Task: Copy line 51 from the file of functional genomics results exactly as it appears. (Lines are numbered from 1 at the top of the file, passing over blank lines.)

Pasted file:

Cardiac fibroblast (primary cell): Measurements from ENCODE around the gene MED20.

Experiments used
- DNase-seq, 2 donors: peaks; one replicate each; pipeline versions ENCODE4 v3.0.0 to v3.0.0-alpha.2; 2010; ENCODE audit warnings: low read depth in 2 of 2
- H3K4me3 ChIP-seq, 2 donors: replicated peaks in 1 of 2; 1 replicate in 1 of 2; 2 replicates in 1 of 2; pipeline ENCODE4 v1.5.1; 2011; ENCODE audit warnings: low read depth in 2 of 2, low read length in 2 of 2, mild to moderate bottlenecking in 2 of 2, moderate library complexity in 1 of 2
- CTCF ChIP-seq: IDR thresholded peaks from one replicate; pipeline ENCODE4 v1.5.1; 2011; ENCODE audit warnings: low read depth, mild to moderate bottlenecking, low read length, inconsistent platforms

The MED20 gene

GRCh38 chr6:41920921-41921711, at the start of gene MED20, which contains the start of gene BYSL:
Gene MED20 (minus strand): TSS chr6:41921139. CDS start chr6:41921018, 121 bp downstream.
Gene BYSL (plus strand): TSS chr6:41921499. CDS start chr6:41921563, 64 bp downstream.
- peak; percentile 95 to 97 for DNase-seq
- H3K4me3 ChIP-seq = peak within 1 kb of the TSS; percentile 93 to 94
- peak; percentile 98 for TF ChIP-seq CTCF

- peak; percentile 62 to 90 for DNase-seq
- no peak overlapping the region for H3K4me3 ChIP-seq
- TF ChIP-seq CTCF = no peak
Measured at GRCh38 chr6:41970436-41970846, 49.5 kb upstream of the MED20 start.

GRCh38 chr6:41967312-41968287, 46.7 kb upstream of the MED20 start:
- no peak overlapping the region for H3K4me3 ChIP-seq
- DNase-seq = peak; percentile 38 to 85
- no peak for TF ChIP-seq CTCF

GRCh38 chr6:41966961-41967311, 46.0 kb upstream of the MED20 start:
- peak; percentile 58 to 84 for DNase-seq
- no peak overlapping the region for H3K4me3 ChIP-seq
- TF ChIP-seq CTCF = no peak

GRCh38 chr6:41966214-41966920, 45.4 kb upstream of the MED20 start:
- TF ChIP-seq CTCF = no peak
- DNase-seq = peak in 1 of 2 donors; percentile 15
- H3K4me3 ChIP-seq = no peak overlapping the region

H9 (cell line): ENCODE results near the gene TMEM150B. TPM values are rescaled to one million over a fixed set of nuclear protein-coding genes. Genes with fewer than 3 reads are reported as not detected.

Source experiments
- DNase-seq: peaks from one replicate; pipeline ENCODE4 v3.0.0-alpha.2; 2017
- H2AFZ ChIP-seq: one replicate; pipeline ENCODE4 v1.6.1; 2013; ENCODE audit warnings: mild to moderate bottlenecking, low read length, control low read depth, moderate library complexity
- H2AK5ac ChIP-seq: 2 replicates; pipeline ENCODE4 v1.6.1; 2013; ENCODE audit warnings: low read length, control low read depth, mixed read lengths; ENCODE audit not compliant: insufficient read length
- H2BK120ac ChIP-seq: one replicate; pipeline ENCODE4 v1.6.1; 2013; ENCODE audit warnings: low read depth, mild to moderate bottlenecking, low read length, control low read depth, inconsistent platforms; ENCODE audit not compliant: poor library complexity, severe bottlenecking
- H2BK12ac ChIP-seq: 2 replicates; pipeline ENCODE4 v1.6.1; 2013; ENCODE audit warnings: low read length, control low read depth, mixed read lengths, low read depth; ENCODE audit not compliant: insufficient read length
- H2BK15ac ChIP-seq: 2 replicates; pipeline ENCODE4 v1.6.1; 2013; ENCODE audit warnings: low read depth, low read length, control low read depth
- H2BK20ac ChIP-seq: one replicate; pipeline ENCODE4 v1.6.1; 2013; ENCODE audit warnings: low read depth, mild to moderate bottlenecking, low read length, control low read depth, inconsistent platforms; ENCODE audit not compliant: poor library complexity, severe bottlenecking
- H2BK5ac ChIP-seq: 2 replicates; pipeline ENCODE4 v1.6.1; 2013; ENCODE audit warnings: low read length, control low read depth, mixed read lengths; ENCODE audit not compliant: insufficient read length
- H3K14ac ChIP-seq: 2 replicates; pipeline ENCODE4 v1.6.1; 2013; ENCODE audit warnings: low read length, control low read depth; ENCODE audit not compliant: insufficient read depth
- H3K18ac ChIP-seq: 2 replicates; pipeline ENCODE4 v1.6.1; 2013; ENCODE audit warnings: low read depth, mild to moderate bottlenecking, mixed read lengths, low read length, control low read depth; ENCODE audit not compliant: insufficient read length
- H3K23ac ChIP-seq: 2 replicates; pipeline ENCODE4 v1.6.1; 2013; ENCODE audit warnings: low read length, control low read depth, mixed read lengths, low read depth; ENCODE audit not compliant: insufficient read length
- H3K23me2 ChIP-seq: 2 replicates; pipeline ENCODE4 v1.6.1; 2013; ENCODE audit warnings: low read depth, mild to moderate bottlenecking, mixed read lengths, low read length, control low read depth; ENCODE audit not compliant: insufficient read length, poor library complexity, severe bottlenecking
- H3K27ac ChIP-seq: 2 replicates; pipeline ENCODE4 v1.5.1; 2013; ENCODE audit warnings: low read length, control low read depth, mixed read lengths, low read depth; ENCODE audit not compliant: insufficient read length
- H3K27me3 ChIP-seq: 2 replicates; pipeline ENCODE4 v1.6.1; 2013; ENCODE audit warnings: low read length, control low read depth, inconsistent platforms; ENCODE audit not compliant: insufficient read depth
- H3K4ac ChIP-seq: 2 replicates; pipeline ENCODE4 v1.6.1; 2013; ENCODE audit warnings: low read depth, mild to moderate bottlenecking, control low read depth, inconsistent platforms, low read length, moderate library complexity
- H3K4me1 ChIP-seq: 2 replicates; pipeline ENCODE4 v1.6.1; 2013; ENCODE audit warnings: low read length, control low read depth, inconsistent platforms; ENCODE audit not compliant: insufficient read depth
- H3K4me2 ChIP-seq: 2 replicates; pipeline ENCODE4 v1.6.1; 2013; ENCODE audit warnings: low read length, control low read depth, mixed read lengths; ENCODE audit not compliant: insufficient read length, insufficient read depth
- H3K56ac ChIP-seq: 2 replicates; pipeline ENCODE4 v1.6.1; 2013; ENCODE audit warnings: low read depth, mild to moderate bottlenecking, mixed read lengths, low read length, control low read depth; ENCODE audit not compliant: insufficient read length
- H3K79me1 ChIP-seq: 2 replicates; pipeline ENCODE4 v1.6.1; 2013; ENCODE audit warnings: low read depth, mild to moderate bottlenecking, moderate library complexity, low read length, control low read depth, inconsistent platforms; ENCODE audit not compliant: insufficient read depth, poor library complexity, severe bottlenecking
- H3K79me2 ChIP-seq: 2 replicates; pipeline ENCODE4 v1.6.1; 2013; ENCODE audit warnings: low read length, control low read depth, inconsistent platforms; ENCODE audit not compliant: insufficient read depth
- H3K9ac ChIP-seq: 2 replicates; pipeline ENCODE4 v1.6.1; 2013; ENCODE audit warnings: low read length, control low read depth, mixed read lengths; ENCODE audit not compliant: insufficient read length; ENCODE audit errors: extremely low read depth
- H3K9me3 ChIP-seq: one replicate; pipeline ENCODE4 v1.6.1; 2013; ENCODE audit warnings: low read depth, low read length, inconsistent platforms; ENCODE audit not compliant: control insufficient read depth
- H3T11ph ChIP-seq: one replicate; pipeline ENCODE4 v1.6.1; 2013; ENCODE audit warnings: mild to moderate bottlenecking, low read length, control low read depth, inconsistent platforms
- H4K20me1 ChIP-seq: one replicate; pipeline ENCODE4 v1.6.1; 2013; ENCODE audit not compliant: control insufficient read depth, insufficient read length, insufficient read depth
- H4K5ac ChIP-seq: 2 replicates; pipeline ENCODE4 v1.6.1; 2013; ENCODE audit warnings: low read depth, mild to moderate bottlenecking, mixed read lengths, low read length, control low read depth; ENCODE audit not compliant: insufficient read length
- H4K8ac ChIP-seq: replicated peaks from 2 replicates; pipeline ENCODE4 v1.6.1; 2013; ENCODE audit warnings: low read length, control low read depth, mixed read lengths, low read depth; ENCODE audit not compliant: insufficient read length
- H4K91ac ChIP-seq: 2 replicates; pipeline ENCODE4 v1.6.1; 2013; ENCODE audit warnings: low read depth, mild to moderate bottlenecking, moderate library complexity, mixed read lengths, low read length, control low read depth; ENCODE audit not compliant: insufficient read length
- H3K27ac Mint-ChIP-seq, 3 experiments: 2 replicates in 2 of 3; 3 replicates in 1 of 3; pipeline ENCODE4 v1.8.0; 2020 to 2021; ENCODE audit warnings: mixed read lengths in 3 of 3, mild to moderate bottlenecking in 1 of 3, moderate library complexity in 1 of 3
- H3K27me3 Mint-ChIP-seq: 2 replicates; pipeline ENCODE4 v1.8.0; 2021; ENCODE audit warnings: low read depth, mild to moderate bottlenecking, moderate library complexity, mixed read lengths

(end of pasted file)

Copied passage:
- H3K9ac ChIP-seq: 2 replicates; pipeline ENCODE4 v1.6.1; 2013; ENCODE audit warnings: low read length, control low read depth, mixed read lengths; ENCODE audit not compliant: insufficient read length; ENCODE audit errors: extremely low read depth